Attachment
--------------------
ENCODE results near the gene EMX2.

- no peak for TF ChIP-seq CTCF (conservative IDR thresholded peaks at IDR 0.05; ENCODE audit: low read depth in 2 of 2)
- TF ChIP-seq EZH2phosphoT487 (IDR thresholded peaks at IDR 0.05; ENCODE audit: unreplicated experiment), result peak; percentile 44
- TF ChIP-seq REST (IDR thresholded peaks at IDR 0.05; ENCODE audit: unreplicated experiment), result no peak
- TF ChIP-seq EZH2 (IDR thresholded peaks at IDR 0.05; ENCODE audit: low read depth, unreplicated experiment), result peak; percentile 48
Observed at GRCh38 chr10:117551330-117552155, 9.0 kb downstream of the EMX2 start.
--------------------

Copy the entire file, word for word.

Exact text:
ENCODE results near the gene EMX2.

- no peak for TF ChIP-seq CTCF (conservative IDR thresholded peaks at IDR 0.05; ENCODE audit: low read depth in 2 of 2)
- TF ChIP-seq EZH2phosphoT487 (IDR thresholded peaks at IDR 0.05; ENCODE audit: unreplicated experiment), result peak; percentile 44
- TF ChIP-seq REST (IDR thresholded peaks at IDR 0.05; ENCODE audit: unreplicated experiment), result no peak
- TF ChIP-seq EZH2 (IDR thresholded peaks at IDR 0.05; ENCODE audit: low read depth, unreplicated experiment), result peak; percentile 48
Observed at GRCh38 chr10:117551330-117552155, 9.0 kb downstream of the EMX2 start.